The next day, Majeed called to cancel the no balls at the Oval. It is not clear why. The day after, NOTW went up to Majeed’s £1.8 million home in Surrey. It was possibly here that Majeed confessed that his brother Azhar did not know about the “fixing” part of his relationship with the Pakistani players. It was after this that the famous meeting took place which had TV audiences see Majeed piling up cash (£140,000 in crisp £50 notes) on a table. That was in a west London hotel room at the Copthorne Tara. 

That was the oh-ah moment of the story, ahead of perhaps even the no-ball freeze frames of Amir and Asif. It was here that Majeed gave the NOTW team those exquisite details of what would happen on the field the next day. Of course, as NOTW says, it was a ‘taster of all the lucrative information he could supply in future’. 

Indeed, these are now among the most famous words spoken in the history of match-fixing. Says Majeed to the NOTW team: “I’m going to give you three no balls to prove to you first that this is what’s happening. They have all been organised, okay? This is exactly what’s going to happen, you’re going to see these three things happen. I’m telling you, if you play this right, you’re going to make a lot of money, believe me!”

That is exactly what happened. What Majeed could not deliver at the Oval, he organised at Lord’s. 

 “The kind of access he had with captain Butt and the players was incredible,” says the member of the NOTW team, “The team was so much at ease with him around.” 

It is hard to believe that Majeed’s brother Azhar was clueless. Azhar is called Mota (‘fatty’) by the Pakistan players. “This Mota was with the team throughout the T20 World Cup in England which Pakistan won and also during the 2006 tour of England,” says a Pakistani photojournalist who is a regular with the team, “He was a self-appointed agent for them. He would get the players small sponsorships for goggles and stickers on bats. And he was a total chipko (pile-on), always with the players. He is particularly close to Kamran Akmal. After the tour Down Under, Daily Jung reporter Majid Bhatii wrote against the two brothers in his column; even Pakistan’s ODI captain Shahid Afridi spoke about them to the Pakistan Cricket Board.” 

In London, when the tour was underway, Pakistan team manager Yawar Saeed left instructions at the team hotel for the guards to deny the two brothers access to the players’ rooms. But when hotel security stopped Azhar, Akmal came down to get him past security.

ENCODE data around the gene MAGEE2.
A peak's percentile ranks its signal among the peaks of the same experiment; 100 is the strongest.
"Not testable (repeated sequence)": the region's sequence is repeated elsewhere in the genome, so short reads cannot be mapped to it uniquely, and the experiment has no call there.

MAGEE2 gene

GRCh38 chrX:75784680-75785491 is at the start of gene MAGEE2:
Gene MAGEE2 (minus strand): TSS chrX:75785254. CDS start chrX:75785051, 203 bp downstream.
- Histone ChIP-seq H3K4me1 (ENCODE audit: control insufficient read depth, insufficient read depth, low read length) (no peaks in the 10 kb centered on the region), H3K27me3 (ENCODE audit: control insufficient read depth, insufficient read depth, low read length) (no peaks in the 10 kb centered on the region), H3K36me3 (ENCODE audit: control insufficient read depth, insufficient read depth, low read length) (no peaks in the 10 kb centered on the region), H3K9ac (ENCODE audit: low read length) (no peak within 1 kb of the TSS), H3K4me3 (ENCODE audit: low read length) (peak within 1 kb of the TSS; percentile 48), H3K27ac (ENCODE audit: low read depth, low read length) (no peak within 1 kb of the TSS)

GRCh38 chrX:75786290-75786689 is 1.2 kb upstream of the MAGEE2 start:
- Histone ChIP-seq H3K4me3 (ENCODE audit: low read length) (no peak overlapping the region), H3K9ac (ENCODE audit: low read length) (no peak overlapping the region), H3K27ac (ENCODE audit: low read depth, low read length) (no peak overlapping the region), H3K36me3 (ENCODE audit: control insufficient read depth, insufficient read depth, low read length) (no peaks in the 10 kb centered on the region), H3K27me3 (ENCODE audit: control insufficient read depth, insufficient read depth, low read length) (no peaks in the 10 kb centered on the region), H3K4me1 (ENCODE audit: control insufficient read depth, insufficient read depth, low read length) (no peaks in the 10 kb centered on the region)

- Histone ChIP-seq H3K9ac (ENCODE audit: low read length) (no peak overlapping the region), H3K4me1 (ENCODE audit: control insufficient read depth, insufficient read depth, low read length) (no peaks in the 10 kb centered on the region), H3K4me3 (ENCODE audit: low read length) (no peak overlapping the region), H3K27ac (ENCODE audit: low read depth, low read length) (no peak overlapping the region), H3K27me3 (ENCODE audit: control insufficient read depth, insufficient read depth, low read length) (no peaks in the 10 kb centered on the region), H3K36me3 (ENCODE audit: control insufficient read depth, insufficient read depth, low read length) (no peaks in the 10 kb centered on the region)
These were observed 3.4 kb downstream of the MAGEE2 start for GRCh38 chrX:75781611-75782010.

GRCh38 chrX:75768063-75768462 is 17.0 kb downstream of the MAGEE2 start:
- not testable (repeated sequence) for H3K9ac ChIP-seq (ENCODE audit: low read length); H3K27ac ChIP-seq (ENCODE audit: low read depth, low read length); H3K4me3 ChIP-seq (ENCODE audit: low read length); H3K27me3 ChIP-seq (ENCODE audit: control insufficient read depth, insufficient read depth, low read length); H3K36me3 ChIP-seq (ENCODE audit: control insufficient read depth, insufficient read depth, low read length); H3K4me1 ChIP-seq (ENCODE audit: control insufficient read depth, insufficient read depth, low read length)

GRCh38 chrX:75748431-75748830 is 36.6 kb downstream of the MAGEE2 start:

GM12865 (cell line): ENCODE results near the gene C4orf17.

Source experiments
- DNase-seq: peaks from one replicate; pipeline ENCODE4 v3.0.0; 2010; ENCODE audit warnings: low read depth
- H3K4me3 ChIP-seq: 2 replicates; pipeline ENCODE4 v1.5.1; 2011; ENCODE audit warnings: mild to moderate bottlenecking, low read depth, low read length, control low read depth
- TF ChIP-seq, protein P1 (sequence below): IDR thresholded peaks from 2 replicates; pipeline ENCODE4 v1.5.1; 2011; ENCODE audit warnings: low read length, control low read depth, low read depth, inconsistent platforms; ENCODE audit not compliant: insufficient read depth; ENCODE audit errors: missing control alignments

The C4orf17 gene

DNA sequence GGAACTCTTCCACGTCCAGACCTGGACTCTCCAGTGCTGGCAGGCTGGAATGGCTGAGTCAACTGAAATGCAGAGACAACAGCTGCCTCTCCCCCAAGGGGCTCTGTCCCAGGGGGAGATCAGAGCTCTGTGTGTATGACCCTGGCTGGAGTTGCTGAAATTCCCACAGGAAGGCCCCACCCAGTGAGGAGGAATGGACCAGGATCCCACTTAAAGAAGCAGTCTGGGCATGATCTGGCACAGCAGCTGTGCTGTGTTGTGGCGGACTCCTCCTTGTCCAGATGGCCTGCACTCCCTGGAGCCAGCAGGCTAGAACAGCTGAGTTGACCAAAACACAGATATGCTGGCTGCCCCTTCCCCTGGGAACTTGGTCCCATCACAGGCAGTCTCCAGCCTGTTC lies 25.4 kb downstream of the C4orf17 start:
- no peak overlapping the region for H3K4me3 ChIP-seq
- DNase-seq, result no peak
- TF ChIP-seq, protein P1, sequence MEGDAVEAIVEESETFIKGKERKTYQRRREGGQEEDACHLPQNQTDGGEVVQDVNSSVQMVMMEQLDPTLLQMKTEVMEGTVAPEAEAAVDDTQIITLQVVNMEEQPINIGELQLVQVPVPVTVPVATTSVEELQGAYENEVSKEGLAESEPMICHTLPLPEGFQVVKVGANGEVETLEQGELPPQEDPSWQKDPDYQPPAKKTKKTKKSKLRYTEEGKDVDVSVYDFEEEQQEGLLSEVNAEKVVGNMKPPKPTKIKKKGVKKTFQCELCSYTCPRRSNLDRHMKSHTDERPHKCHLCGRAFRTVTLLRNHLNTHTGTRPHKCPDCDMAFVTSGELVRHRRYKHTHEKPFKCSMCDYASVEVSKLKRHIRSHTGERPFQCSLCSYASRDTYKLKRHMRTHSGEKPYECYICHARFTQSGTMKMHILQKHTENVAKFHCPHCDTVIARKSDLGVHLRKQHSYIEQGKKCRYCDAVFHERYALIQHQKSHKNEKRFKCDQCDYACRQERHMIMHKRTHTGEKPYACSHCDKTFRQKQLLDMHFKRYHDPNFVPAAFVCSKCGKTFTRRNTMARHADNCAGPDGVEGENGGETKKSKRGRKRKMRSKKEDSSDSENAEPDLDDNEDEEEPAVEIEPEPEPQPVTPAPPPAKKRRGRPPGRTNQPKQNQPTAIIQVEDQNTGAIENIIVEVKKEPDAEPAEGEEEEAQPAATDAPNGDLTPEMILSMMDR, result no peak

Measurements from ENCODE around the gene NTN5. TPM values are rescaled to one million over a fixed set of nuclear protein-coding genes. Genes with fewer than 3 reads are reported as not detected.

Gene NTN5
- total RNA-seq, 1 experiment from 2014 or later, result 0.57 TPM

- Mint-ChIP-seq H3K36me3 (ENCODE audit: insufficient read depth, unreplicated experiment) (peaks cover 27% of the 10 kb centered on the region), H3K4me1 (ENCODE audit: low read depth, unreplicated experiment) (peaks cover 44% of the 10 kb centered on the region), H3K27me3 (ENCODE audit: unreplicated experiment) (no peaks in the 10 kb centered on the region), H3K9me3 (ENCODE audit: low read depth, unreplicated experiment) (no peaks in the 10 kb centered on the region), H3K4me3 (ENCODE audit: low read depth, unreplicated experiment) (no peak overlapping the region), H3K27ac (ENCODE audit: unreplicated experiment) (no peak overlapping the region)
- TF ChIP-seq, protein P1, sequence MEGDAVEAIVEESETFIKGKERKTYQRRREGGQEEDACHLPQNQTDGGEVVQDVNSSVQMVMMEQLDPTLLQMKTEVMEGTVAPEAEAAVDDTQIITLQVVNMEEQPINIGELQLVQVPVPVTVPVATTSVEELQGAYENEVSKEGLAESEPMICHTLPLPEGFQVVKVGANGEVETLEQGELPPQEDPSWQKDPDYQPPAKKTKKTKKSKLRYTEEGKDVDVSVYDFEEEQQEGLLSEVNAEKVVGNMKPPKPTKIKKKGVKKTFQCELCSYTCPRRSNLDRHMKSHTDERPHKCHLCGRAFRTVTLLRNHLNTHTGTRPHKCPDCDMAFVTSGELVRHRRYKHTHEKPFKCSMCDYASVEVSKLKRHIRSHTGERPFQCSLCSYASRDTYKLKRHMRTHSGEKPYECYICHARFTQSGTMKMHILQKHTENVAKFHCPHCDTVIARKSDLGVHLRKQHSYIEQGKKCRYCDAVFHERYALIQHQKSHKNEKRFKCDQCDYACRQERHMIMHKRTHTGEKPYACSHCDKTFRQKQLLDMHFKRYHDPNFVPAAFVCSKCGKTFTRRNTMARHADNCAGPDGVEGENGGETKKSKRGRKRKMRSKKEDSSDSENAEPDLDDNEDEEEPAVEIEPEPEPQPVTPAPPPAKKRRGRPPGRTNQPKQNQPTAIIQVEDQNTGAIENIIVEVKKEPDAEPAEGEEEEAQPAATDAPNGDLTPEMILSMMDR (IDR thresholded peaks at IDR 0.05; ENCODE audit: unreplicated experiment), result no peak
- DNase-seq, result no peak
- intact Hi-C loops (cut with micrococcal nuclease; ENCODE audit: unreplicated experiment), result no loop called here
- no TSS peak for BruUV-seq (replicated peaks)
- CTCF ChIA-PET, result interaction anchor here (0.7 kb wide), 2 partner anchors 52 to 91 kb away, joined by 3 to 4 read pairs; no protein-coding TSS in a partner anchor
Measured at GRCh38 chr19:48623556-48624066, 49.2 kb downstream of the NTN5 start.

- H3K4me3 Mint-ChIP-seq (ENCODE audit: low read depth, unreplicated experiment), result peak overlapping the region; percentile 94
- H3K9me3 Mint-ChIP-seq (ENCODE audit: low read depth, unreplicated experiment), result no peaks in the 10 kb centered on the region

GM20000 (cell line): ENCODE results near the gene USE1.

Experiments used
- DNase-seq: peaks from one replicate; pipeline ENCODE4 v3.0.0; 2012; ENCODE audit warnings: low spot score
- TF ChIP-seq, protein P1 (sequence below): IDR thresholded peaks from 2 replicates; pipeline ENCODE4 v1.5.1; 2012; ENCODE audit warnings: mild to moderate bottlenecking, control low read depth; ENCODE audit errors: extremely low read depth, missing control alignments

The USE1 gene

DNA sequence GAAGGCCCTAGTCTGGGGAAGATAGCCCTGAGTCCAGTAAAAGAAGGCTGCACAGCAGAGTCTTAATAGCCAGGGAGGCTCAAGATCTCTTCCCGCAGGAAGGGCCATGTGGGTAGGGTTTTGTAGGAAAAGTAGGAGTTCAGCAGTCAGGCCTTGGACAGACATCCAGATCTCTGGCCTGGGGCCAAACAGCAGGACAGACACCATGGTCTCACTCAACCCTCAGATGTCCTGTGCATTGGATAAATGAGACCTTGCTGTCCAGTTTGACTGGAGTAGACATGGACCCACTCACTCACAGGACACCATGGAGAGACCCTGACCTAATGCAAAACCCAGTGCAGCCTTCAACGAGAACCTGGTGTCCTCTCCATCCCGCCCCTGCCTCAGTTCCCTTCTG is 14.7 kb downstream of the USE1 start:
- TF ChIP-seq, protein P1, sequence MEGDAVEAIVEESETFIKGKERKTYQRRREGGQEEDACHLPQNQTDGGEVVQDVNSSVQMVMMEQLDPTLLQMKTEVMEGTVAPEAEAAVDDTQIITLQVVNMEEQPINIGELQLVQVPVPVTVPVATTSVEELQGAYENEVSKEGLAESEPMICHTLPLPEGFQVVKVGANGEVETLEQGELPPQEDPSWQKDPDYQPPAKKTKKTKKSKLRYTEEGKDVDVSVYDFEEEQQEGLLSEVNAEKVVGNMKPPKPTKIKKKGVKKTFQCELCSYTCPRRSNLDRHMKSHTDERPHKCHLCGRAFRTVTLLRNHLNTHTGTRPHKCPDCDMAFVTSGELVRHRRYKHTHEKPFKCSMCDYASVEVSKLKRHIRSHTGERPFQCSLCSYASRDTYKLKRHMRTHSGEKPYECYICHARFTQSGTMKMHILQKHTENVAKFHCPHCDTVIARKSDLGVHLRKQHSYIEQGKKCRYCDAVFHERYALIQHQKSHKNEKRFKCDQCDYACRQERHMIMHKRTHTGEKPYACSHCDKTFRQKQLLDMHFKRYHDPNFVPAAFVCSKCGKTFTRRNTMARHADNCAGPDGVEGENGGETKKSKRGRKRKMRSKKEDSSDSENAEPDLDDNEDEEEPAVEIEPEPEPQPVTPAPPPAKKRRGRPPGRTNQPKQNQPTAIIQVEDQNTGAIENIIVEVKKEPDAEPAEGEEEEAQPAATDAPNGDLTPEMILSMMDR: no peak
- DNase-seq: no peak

The NOTW story is probably the most breathtaking sporting scandal of all. What is most interesting, and for me the most striking evidence so far, is that when Amir bowls his no ball, you can actually see Butt looking at the bowler’s crease rather than at the batsman. 


Mazhar Majeed reminds me in many ways of Saeed Younus, who in 1997 used to be the marketing agent for nearly a dozen Pakistani players. Players like Wasim Akram, Saeed Anwar, Aamir Sohail and Rashid Latif. Back then, Akram and Latif were at loggerheads. Latif himself was vice-captain of the Pakistan team to South Africa in 1995. There, twice in the finals, Malik opted to bat under the lights though a young Latif thought otherwise. I had been tipped off about this thick dossier that Latif had on Pakistani players, and flew to London to meet Younus so that he could set up a meeting with Latif. 

I met Latif with Younus at Dailey’s Bar. We all drove down to the bar in Younus’s BMW. I was all wired up for the meeting. In those days, getting surreptitious video footage meant strapping yourself with bulky contraptions. You would have to hide them in the arch of your back and walk around like a stiff pole. Thinking himself smart, Younus gave me a headstart of only 15 minutes. In that time I had to rush to a shop at Tottenham Court Road and get all dressed up in a suit. Luckily, you could also get ties designed to hold pinhole cameras. I took the precaution of carrying a back-up audio device as well.